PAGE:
How does a fund’s EXPENSE RATIO affect returns?

how to calculate EXPENSE RATIO of a fund

Any product you buy comes with a price tag; mutual funds are no different. All the personal finance gurus say to stick to index funds instead of active funds and choose a direct plan instead of a regular plan in mutual fund investing.

The reason for that is that the expense ratio of an index fund will be much lower when compared to an active fund. The same applies to direct vs regular plans—direct plan expenses are less than regular.

So, in the long term, the expense spent on an index fund and direct plan will be less than for active funds and regular plans, and most retail investors also know this.

Here, in this post I’ll share how the expense ratio is calculated and how it will impact your portfolio if you haven’t taken it seriously yet.

Let’s dive deep into it.

 

📏Total expense ratio (TER)

The expense ratio is the annual fee the Asset Management Company(AMC) charges the investors for managing their funds.

Each year, the mutual fund AMCs must pay operating expenses like employee salaries, customer support, marketing and distribution fees, etc. In short, the expense ratio is the number of costs incurred to operate a specific mutual fund.

total expense ratio
expense ratio formula

 

➗Math time

Let’s assume you are going to invest 10 lakhs in a fund that generates 20% average returns per annum for 15 years.

You might have used this formula in your school days, wondering where you’re going to use it in life. Well, here you go

compounding formula
compounding formula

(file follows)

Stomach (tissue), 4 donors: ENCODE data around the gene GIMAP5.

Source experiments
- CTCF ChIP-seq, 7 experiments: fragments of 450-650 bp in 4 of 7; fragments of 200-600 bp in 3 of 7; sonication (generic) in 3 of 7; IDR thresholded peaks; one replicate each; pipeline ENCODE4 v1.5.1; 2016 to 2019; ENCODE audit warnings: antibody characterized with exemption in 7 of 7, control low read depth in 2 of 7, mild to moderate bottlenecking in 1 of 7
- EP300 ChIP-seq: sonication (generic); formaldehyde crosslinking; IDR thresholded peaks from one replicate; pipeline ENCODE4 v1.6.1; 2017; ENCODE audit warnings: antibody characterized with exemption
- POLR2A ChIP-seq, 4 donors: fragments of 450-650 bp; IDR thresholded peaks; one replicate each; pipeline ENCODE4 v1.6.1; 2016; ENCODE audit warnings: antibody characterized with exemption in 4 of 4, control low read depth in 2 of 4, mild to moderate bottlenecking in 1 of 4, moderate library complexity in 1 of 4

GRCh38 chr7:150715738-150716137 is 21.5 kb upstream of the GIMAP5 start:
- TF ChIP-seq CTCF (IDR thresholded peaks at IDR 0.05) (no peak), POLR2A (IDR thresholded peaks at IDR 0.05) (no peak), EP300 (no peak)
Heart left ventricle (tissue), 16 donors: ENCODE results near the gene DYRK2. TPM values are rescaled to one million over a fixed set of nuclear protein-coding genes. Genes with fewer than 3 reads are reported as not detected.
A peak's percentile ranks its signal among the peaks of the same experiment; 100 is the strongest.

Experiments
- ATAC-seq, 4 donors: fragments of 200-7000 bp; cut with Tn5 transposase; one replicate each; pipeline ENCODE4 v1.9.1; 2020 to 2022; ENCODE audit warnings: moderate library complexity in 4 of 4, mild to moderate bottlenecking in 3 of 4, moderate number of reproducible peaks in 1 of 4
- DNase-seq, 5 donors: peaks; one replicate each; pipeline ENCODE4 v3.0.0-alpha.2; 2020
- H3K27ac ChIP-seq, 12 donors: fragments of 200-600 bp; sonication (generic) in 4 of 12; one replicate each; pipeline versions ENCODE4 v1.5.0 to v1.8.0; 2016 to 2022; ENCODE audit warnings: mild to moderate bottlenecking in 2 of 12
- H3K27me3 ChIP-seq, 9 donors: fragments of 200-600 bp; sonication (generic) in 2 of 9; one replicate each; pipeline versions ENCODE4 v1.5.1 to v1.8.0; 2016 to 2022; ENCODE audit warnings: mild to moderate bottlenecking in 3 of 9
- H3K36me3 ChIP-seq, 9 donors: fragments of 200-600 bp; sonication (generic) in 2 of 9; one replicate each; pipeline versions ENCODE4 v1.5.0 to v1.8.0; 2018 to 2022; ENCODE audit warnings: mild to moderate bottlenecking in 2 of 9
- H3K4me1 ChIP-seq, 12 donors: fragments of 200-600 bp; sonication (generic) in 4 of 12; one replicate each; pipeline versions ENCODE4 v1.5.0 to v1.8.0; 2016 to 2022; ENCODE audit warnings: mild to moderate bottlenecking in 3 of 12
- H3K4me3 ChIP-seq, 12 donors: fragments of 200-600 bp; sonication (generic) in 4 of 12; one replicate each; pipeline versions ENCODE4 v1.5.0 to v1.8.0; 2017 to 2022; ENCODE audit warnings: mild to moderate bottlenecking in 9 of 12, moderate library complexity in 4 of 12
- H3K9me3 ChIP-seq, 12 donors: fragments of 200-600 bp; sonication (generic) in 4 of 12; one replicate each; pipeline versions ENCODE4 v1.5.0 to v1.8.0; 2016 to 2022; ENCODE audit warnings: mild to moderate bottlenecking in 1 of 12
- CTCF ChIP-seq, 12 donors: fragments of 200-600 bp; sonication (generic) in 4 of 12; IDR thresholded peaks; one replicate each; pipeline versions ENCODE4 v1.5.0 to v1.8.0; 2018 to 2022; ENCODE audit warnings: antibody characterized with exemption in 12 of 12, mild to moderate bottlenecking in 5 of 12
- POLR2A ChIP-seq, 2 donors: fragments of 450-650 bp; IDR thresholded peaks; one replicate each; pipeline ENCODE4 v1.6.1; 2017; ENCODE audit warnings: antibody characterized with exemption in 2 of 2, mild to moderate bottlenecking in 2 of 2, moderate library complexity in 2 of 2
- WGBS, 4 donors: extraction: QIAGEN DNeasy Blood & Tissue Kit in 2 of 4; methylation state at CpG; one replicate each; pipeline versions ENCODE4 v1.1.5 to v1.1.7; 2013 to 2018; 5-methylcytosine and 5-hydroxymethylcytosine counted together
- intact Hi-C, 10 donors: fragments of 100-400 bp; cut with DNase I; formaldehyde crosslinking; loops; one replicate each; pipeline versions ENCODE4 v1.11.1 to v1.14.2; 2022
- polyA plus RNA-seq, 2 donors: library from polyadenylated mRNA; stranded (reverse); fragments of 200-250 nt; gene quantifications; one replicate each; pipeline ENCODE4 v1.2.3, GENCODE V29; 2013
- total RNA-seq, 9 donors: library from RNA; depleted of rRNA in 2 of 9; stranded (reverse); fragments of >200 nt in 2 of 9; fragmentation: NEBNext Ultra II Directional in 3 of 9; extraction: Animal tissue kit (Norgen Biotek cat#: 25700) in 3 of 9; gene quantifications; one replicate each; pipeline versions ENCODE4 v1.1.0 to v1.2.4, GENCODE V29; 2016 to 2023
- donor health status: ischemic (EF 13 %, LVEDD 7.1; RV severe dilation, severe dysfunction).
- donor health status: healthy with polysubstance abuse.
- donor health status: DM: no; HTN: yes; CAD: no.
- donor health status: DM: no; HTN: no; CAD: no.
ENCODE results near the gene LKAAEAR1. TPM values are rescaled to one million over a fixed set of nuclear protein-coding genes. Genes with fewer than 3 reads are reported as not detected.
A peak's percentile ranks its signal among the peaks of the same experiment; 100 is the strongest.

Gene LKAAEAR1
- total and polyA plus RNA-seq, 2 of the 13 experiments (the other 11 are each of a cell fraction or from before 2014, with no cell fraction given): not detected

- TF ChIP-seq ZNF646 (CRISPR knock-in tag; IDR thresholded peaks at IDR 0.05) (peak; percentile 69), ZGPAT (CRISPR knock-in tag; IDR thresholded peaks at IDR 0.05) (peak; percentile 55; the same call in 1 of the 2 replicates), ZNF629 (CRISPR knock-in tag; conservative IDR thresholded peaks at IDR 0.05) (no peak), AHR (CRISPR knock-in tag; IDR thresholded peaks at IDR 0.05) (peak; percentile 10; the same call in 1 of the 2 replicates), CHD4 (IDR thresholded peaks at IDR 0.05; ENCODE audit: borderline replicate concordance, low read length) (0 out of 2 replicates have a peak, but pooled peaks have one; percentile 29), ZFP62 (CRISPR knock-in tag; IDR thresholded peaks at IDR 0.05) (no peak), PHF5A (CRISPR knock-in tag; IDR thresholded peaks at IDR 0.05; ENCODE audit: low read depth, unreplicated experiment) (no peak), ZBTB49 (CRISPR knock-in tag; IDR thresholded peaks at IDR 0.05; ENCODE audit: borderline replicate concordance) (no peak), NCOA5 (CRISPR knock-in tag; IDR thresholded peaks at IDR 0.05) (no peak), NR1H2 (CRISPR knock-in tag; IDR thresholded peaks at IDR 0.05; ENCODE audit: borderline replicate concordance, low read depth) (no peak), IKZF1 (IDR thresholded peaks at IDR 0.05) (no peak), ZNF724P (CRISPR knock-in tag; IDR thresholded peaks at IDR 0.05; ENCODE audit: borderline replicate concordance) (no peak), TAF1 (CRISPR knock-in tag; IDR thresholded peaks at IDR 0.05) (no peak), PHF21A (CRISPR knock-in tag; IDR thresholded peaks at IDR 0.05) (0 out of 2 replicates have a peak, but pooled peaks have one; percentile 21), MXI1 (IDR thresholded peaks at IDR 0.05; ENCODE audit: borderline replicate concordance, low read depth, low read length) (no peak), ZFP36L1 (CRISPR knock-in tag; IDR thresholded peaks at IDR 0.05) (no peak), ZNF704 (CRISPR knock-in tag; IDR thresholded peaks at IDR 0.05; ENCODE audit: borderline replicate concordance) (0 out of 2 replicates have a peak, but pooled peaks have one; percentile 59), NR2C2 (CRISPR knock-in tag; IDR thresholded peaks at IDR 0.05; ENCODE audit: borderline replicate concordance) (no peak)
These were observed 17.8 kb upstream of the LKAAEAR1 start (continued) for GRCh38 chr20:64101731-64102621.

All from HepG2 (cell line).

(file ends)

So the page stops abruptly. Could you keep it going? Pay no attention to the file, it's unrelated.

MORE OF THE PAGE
Your 10-lakh investment after 15 years is turned into 1.54 crore in value with 20% interest per annum. This should be the actual corpus after 15 years compounded.

Keep this value in mind and let’s see the examples with expense ratios involved.

Note: The expense ratio changes from time to time. The expense ratio which I’ll be sharing below is the current expense of the funds as of writing this post. Other than the expense ratio, things mentioned like principal, returns, and tenure are imaginary values.

 

 

Scenario #1 – Direct vs. Regular

I’m going to compare two plans of one fund—Franklin India’s blue-chip Equity Direct Plan and its regular plan and put them in the above formula. Let’s see how much we’re losing in expense…

Franklin India blue-chip equity – direct

Here, the expense ratio for a direct plan is 1.17%. So, I’ve subtracted the expense ‘e’ from the returns ‘r’.

Franklin India blue-chip equity- direct plan's expense calculation
Franklin India blue-chip equity- direct plan’s expense calculation

See, your investment has deteriorated all the way from 1.54 crore to 1.33 crore for an expense of 1.17% which is 21 lakhs.

I’ve taken the Franklin India fund because it has quite a high expense ratio to show that if you blindly buy a fund without seeing the expense ratio, it can cost you a lot, like in the above instance.

Franklin India blue-chip equity – regular

Franklin India blue-chip equity- regular plan's expense calculation
Franklin India blue-chip equity- regular plan’s expense calculation

Now, with the regular fund, your investment goes further down to 1.21 crore. This means the 21 Lakhs went for AMC expenses and the additional 13 lakhs went as a commission to brokers, for a total of 33 lakhs.

It’s like they are taking 1.xx% of returns from your 20% return every year and that 1.xx% compounded annually, makes a whooping difference of 20 to 30 lakhs (approx.) from your end corpus.

 

 

Scenario #2 -Index vs. Active